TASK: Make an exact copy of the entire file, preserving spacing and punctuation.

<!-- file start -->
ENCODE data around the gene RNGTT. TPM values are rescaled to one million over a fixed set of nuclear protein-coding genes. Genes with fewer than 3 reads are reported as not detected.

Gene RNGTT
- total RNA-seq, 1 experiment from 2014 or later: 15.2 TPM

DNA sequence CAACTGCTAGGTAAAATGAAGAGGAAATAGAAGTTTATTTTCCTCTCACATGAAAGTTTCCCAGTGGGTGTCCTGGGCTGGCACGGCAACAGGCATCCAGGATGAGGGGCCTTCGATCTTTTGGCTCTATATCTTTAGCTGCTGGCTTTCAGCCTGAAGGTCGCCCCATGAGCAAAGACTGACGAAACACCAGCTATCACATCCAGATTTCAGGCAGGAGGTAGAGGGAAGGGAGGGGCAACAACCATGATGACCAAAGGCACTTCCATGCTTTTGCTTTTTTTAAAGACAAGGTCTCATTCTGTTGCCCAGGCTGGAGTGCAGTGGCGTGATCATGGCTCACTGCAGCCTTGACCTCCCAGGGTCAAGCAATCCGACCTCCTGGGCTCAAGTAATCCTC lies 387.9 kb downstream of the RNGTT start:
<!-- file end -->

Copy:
ENCODE data around the gene RNGTT. TPM values are rescaled to one million over a fixed set of nuclear protein-coding genes. Genes with fewer than 3 reads are reported as not detected.

Gene RNGTT
- total RNA-seq, 1 experiment from 2014 or later: 15.2 TPM

DNA sequence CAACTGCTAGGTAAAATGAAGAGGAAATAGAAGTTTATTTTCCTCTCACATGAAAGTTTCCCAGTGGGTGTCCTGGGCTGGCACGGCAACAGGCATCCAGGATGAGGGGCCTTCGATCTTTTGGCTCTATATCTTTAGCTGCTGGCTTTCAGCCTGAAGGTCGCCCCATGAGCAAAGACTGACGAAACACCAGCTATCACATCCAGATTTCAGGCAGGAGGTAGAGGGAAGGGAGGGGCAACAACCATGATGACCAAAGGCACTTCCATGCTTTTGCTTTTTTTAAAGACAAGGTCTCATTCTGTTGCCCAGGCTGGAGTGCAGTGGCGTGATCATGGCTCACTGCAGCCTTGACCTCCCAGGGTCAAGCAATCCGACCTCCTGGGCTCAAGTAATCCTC lies 387.9 kb downstream of the RNGTT start: